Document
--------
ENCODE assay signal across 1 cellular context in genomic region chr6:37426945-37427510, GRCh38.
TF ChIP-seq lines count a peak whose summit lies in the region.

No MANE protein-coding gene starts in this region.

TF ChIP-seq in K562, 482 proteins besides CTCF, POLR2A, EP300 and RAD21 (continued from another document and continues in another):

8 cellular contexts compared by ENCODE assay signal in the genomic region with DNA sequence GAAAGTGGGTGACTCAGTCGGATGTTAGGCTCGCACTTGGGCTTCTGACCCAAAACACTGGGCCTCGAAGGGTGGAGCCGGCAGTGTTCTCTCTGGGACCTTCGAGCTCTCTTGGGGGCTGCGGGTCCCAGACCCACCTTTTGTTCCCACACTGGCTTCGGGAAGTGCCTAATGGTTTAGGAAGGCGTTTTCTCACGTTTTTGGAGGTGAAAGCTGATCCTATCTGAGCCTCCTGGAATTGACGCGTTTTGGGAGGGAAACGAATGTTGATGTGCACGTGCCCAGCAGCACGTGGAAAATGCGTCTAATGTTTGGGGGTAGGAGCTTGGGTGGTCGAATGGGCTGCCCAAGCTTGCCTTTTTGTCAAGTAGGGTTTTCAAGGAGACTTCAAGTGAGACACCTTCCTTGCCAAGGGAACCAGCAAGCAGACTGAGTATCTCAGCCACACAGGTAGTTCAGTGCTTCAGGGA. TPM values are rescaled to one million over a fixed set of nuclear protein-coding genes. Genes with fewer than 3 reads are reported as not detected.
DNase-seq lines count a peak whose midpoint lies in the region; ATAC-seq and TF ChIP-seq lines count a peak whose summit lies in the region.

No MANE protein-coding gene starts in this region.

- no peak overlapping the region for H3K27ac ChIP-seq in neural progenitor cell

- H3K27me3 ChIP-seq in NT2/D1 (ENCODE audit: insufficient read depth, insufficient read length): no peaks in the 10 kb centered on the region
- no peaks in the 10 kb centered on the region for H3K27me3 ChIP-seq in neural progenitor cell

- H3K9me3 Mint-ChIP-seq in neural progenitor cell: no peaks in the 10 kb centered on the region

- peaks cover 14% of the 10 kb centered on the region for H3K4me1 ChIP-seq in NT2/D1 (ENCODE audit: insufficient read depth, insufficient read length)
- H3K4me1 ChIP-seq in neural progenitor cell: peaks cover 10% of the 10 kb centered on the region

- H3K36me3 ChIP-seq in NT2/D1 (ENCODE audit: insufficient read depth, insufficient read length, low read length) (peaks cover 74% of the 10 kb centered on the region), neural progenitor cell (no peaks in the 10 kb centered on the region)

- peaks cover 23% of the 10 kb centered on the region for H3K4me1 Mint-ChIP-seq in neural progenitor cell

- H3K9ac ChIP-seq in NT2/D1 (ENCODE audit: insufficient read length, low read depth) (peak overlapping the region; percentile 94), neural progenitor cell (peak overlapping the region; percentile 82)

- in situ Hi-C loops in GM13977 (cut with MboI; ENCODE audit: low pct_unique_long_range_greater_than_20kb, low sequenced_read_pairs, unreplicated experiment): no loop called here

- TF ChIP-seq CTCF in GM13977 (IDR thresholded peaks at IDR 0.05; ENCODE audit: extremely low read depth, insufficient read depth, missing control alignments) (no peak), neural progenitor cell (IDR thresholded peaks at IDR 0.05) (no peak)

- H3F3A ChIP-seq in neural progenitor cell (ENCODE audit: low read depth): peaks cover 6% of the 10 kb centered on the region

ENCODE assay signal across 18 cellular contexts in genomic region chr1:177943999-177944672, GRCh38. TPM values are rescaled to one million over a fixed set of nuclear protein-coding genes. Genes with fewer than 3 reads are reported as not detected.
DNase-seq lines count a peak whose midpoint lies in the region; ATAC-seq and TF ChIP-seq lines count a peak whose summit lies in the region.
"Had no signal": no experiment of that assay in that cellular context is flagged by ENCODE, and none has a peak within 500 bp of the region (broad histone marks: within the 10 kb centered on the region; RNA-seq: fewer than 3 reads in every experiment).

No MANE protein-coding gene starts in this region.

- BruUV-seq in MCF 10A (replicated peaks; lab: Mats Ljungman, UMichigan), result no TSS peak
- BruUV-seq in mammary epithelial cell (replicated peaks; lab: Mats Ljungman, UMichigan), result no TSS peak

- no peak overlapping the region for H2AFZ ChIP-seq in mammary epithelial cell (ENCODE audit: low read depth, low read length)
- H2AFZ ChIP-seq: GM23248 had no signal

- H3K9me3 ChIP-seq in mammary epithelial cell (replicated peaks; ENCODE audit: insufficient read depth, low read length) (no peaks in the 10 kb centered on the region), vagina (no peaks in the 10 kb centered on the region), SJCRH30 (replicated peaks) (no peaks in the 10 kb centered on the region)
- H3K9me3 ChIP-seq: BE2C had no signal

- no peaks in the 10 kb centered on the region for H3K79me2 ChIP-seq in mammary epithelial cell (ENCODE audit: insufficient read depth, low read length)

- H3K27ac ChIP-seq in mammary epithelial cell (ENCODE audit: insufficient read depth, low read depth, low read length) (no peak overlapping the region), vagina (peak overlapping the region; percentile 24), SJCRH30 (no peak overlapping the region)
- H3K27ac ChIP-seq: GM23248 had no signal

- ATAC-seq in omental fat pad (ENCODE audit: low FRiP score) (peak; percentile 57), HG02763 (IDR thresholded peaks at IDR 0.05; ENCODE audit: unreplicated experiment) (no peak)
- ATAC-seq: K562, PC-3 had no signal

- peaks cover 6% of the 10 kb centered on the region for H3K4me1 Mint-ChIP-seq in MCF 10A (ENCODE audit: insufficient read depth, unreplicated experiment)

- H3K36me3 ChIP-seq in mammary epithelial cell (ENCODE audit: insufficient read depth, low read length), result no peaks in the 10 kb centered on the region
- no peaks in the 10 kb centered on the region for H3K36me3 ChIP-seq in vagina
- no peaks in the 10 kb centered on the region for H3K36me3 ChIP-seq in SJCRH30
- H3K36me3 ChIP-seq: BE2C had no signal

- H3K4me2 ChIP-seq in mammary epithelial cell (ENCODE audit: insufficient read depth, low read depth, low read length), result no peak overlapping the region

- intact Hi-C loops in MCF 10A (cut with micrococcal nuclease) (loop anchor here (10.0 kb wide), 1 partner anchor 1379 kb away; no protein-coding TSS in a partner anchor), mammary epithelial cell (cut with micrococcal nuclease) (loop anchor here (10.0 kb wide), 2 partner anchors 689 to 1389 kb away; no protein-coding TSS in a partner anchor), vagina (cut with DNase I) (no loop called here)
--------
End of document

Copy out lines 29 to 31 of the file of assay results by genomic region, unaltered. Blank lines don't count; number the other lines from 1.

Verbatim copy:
- H3K9me3 ChIP-seq: BE2C had no signal

- no peaks in the 10 kb centered on the region for H3K79me2 ChIP-seq in mammary epithelial cell (ENCODE audit: insufficient read depth, low read length)

- H3K27ac ChIP-seq in mammary epithelial cell (ENCODE audit: insufficient read depth, low read depth, low read length) (no peak overlapping the region), vagina (peak overlapping the region; percentile 24), SJCRH30 (no peak overlapping the region)